#4 Effective communication – poor or non-existent communication is the foe of change and improvement within a company. Wild rumours and misinformation are equally as damaging. Maintaining a consistent circulation of information is essential and needs to be fair too with anyone directly impacted receiving the information before others.
#5 Impact – call change will affect everyone in the company, but how much will vary depending on what is taking place. It goes without saying that there will be impacts on the business too. It is essential that these are recognised and evaluated: is it what the organisation wants?
#6 Acceptance – improvement means doing something better but in order to do so, there needs to be a change in process or personnel. Not everyone views improvement through the same lens and so working with teams on accepting new and different ways of doing things is an important factor of change management.
In summary – the benefits of a continuous improvement culture
Organisations that excel at a culture of continuous improvement will benefit from:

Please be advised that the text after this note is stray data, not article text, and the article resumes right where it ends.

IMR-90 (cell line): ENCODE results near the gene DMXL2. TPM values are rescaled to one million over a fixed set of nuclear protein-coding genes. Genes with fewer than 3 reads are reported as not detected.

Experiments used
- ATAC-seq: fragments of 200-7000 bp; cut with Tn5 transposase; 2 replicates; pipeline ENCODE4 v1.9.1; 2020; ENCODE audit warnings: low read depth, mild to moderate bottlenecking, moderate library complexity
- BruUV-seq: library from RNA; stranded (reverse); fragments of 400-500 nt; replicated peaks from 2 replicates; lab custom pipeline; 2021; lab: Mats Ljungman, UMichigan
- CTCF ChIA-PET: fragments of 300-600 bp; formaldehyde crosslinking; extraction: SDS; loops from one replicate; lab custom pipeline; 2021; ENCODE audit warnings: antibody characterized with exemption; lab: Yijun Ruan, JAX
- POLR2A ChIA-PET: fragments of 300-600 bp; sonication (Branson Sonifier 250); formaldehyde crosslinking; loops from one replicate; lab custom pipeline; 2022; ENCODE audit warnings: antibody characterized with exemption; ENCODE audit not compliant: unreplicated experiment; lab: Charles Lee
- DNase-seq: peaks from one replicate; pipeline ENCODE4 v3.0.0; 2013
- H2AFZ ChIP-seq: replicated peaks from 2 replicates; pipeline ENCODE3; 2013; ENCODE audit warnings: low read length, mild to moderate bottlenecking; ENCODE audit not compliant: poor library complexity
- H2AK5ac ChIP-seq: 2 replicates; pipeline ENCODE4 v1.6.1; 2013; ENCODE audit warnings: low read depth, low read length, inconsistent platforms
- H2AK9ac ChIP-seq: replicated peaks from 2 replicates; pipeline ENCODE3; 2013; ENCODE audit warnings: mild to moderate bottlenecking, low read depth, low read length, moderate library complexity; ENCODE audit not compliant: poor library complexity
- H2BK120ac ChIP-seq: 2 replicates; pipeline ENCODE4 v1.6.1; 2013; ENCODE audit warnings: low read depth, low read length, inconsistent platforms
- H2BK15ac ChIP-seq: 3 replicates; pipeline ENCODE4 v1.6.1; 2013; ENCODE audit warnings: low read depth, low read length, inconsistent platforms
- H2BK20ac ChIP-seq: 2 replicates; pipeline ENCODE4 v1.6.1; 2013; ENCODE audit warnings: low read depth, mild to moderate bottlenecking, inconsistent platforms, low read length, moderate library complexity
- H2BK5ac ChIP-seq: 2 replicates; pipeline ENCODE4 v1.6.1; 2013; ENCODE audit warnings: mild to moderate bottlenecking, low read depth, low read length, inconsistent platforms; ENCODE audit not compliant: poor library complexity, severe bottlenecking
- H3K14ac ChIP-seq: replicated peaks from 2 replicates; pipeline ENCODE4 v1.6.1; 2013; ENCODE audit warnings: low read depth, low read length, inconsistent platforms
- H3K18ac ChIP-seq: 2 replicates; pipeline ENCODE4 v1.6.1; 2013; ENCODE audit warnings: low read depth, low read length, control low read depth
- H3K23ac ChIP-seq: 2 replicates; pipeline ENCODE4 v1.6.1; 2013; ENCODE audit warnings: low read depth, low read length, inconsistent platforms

- a better acceptance of change and innovations – when organisations are stuck accepting the status quo, anything new is viewed with suspicion thus delaying any level of improvement.
- improved morale – there is a dynamism to companies who continually seek new ways to do things. Innovation is a great fuel for leading change within a business.
- increased motivation across its workforce – when people know that new ideas are not only accepted but encouraged, there is more likely to be input into growing the business, which could improve results.
There is no denying the positive impact of combining change and continuous improvement in an organisation.
Michael has been working in marketing for almost a decade and has worked with a huge range of clients, which has made him knowledgeable on many different subjects. He has recently rediscovered a passion for writing and hopes to make it a daily habit.